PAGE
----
In part 8 of “My Close Encounters With Steve Jobs,” Macworld founder David Bunnell describes how Steve Jobs and IDG publisher Pat McGovern sign a deal to launch Macworld in conjunction with the Mac.
One major obstacle remained before the first issue of Macworld magazine could roll off the presses at the Brown Printing Company in Minnesota. I needed to get my boss, Pat McGovern (pictured here), Chairman of the IDG, and Steve Jobs, Chairman of Apple, to sit down and sign the contract.
With real numbers from our accounting department, I called McGovern to tell him exactly how much money we had already spent and how much more we were committed to spend, even if we didn’t print the magazine.
“Do you realize, Uncle Pat,” I said, “The issue is already at Brown? It’s ready to go.”
After several moments of dead silence, McGovern said he’d be on the West Coast in a couple days. We would go down to Apple together, meet with Steve, and finish the contract.
It was a rare clear but cold January day when McGovern met me at the PC World office in San Francisco and we drove down to Cupertino together in his yellow Mercedes sedan, a very nice car if not as sporty as Steve’s 560SL convertible. Always wanting to protect his reputation for frugality, McGovern explained to me his wife, Lori, had bought him the car because she was embarrassed that he kept driving in his old Oldsmobile with its mileage of well over 100,000.
The rumor was that when Lori first met Pat McGovern, even though he was already a multi-millionaire technology publisher, he slept on a mattress of the floor and did his own laundry at a neighborhood coin-operated Laundromat.
I liked Uncle Pat and enjoyed listening to his witticisms about life and what it took to build a successful business. He was famous for saying, “If you have the right people, then all you have to do is meet once a year and ask, ‘how did it go?'” which made me think I wasn’t one of those people, as he met with me at least once a month.
After parking in the outreaches of the Apple lot, I pointed out the now famous pirate flag, showed him the handicapped space where Steve parked his car, and took him on a tour inside the development building. I introduced McGovern to some of the key players including the brilliant programmer Andy Hertzfeld, Joanna Hoffman, who had started out in research and ended up running the Mac’s marketing efforts, and the Macintosh Chief Engineer, Burrell Smith, who with his long blond hair and smooth face looked like he was still 14 years old.
They had no idea who McGovern was, other than my friend, a tall, jovial publishing guy in a double-breasted Navy suit with shiny silver buttons. Steve wasn’t in yet, so I showed him Steve’s “office,” a modest cubicle with a simple desk, chair, a Macintosh and a photo of his daughter, Lisa. McGovern was impressed that Steve didn’t have a big, fancy office—he must have thought to himself, “he’s cheap just like me.”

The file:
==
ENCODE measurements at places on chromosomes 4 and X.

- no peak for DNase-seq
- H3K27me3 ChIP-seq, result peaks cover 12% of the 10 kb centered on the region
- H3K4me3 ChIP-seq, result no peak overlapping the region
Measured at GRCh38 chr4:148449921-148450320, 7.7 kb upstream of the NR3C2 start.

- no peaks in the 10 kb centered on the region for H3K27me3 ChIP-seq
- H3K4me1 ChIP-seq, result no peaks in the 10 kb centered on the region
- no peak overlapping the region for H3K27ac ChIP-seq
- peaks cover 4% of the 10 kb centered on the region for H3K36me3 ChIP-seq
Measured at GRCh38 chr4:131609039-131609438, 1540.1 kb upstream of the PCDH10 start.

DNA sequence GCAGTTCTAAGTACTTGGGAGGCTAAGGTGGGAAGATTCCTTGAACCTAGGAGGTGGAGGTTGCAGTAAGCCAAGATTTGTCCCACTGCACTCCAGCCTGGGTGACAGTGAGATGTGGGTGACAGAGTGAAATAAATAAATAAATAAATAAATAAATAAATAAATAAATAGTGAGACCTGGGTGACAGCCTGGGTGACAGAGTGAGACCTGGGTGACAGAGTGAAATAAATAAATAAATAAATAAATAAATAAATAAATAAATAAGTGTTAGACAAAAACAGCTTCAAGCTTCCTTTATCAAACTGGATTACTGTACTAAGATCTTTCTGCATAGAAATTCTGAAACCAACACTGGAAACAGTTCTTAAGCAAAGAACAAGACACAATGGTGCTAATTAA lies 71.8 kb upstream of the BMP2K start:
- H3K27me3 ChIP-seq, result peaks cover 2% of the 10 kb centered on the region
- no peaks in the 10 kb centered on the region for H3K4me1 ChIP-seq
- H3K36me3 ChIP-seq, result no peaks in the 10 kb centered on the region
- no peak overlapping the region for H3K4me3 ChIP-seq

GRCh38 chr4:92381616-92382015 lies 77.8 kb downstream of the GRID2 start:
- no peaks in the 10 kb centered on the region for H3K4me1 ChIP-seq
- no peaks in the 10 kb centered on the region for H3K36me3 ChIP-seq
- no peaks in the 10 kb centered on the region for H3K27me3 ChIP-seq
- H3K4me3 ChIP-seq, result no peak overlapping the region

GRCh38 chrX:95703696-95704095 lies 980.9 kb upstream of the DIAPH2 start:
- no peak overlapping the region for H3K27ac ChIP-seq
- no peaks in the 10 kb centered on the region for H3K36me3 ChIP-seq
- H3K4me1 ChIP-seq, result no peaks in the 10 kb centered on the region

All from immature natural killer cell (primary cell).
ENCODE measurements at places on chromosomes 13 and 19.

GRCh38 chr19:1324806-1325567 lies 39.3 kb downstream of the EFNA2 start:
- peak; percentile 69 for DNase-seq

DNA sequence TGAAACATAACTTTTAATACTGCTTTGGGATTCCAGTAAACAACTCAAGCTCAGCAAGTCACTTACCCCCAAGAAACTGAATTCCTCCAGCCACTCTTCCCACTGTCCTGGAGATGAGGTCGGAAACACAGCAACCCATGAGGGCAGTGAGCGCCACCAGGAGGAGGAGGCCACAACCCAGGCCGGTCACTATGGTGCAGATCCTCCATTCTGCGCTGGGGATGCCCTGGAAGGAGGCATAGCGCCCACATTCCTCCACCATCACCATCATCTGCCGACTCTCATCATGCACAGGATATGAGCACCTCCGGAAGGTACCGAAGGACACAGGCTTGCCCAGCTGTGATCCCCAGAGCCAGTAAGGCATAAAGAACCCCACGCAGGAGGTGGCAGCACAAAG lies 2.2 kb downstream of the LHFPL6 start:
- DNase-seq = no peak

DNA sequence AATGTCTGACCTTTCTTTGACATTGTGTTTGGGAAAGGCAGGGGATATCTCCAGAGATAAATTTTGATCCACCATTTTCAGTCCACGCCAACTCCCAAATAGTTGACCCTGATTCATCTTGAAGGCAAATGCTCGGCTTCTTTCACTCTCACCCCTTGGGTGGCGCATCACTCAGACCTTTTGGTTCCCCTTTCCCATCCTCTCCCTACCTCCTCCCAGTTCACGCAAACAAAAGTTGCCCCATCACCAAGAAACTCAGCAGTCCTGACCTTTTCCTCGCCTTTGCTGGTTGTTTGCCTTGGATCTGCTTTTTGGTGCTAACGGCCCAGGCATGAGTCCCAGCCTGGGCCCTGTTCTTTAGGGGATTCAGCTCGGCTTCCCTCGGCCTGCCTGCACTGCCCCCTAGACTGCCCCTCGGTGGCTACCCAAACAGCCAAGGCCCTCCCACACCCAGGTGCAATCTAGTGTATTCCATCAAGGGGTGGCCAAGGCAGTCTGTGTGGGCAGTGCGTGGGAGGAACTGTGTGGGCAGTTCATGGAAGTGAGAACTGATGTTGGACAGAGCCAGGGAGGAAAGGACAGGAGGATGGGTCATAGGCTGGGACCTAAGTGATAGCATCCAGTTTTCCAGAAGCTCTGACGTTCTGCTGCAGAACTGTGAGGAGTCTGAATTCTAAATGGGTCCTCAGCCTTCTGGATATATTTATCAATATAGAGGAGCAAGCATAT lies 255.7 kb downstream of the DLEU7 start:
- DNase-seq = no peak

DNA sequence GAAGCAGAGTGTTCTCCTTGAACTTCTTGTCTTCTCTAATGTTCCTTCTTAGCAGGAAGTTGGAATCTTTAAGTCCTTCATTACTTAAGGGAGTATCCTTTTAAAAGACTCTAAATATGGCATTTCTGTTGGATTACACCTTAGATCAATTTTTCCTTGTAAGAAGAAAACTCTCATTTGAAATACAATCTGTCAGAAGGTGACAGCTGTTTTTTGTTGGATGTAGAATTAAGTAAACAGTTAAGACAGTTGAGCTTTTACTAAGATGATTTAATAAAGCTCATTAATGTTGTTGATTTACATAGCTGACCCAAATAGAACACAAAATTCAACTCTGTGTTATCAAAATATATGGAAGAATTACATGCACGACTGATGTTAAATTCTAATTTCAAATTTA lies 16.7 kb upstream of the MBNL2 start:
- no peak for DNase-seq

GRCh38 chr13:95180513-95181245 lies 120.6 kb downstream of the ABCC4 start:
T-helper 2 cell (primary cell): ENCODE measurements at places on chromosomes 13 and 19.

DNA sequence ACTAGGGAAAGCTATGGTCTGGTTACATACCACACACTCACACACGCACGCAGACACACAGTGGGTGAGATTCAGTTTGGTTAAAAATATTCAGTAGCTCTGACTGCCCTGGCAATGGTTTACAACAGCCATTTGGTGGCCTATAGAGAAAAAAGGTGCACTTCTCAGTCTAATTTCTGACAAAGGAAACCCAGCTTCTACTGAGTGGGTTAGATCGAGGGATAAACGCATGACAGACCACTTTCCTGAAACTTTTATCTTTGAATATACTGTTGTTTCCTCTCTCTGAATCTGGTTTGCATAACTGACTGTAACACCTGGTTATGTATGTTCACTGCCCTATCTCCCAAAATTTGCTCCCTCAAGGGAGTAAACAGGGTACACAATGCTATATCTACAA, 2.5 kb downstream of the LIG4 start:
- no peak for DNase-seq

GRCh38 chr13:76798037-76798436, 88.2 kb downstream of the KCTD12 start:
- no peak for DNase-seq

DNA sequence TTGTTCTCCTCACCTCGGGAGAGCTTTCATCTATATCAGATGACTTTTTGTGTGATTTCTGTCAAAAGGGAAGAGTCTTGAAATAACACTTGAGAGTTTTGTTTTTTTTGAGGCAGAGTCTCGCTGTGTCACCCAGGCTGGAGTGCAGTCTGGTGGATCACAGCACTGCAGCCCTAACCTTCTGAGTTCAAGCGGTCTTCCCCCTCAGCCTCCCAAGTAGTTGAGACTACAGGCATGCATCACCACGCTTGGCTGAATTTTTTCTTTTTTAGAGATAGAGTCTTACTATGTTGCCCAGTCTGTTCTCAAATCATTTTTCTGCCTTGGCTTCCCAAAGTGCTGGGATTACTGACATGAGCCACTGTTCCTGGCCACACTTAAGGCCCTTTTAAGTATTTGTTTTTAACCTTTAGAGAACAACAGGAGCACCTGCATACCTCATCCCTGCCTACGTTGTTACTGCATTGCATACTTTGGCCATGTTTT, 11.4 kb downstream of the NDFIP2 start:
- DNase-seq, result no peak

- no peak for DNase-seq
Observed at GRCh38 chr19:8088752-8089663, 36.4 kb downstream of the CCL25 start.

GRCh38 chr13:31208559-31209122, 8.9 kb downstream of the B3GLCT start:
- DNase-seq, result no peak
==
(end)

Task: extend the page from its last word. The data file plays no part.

When Jobs showed up, he was friendly enough, and though I knew he was still upset with the report that McGovern had forked out millions to buy Wayne Green’s magazines, he didn’t mention it. He chatted amicably with Pat for a few moments, pointing out where he lived in Woodside, was more rural and less “corporate” than McGovern’s Hillsborough neighborhood even though both were equally exclusive.
And then Steve announced he would not be negotiating with us. “I’m just too busy this close to launch, so I’m going to take you guys over to meet with our lawyer,” he said, “and if you can work things out with him, then I’ll sign the agreement.”
I don’t remember much of the conversation Steve and Pat had on the walk over to Apple’s corporate headquarters on the nearby road aptly named “Infinity Loop” because I had to work much too hard to keep up with them. They seemed to be trying to outdo each other on who could walk the fastest.
I had walked places with Steve before, so I was familiar with his intimidating pace, but had no idea McGovern could move just as quickly. I wondered if speed walking had anything to do with business success or perhaps they were both just trying to minimize their time together.
In any case, this was a fortunate turn of events. It would be much easier to deal with David Kopf, Apple’s lawyer who had already helped us write up the contract. There was no risk that Pat and Steve would start insulting each other.
In the end, Uncle Pat got his guaranteed payment schedule, and I got some serious bruises on my shins from him kicking me under the table whenever he thought I might contradict him or raise any undue objections.
The “deal” only provided for payments up to $600,000 instead of the $1.8 million Mike Murray and I had envisioned because Kauf was wisely skeptical about Steve’s projections on the number of Macs to be shipped the first year. He told McGovern that “200,000 not 600,000” was a more realistic. McGovern was fine with this. He was still figuring the whole thing would flop and at least the $600,000 would pay for the launch.
The Macintosh would be a dud, but we would more or less break even, and importantly, David Bunnell and Andrew Fluegalmen would learn their lesson. They would go back to DOS and be good boys once again.
Part 1: Meeting Steve
Part 2: Seeing the Macintosh for the Very First Time
Part 3: We Met the REAL Steve Jobs
Part 4: Steve Jobs Tells Us to “Belly Up to the Bar”
Part 5: Steve Comes Up with a Really Weird Ad
Part 6: Steve Poses for the First Cover of Macworld
Part 7: Andrew Fluegelman Urges Apple to Delay the Introduction
Part 8: Pat McGovern Meets with Steve, the Deal is Done.
Part 9: Steve is F*cking Great!
Part 10: Steve Thumbs his Nose at the Apple II
Part 11: The Macintosh Speaks For Itself (Literally)…
Part 12: The Fat Mac Saves the Day
Part 13: Steve Brings Tina to the Macworld Dinner Party
Part 14: Ella Fitzgerald Sings Happy Birthday to Steve
Part 15: Steve’s NeXT Big Thing
Follow me on Twitter @davbunnell